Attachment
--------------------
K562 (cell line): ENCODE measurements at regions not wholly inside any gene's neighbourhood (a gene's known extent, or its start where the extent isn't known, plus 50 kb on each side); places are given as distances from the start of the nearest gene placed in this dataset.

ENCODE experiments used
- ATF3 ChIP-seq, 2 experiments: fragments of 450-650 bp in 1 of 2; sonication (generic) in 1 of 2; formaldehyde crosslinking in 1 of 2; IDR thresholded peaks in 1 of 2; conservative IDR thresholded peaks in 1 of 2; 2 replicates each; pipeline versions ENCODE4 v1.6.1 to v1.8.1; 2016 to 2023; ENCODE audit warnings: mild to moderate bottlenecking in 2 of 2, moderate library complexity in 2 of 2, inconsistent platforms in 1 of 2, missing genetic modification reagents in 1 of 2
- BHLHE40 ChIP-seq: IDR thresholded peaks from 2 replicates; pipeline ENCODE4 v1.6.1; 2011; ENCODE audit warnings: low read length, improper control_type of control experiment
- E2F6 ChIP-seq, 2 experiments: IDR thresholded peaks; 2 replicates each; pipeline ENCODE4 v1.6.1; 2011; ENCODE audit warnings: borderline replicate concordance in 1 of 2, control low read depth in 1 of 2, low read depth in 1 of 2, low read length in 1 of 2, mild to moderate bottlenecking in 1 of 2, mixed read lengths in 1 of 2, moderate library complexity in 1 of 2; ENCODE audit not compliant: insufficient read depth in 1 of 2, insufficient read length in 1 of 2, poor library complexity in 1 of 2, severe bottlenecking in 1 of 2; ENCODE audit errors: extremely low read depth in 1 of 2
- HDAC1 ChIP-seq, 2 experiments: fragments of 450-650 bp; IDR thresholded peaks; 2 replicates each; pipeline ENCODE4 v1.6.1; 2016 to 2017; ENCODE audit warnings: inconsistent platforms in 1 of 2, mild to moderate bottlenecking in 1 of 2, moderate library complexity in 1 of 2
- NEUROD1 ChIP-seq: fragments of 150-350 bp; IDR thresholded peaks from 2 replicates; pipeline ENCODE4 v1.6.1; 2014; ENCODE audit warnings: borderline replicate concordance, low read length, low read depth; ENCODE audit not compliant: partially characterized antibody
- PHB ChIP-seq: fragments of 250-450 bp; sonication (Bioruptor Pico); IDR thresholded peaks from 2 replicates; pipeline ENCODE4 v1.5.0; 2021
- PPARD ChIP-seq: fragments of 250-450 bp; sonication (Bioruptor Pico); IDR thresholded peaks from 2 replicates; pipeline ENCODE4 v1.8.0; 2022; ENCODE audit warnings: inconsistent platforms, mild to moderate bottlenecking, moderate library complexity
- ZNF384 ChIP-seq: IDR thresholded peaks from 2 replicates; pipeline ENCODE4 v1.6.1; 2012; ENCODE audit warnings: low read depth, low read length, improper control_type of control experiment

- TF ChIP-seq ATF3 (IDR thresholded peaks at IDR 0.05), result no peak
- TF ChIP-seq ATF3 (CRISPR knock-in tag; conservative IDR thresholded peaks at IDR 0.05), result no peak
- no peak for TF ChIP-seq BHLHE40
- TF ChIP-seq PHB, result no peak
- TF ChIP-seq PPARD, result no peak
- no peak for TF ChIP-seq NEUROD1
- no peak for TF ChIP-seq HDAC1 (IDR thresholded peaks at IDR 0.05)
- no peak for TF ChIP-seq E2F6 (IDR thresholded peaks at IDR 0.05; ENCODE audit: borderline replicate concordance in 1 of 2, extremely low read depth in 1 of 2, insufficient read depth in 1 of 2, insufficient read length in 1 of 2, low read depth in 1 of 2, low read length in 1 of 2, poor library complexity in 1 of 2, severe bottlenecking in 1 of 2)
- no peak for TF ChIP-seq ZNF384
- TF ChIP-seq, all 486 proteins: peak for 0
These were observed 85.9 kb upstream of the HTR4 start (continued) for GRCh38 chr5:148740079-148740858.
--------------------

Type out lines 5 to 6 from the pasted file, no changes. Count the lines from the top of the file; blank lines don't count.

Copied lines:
- E2F6 ChIP-seq, 2 experiments: IDR thresholded peaks; 2 replicates each; pipeline ENCODE4 v1.6.1; 2011; ENCODE audit warnings: borderline replicate concordance in 1 of 2, control low read depth in 1 of 2, low read depth in 1 of 2, low read length in 1 of 2, mild to moderate bottlenecking in 1 of 2, mixed read lengths in 1 of 2, moderate library complexity in 1 of 2; ENCODE audit not compliant: insufficient read depth in 1 of 2, insufficient read length in 1 of 2, poor library complexity in 1 of 2, severe bottlenecking in 1 of 2; ENCODE audit errors: extremely low read depth in 1 of 2
- HDAC1 ChIP-seq, 2 experiments: fragments of 450-650 bp; IDR thresholded peaks; 2 replicates each; pipeline ENCODE4 v1.6.1; 2016 to 2017; ENCODE audit warnings: inconsistent platforms in 1 of 2, mild to moderate bottlenecking in 1 of 2, moderate library complexity in 1 of 2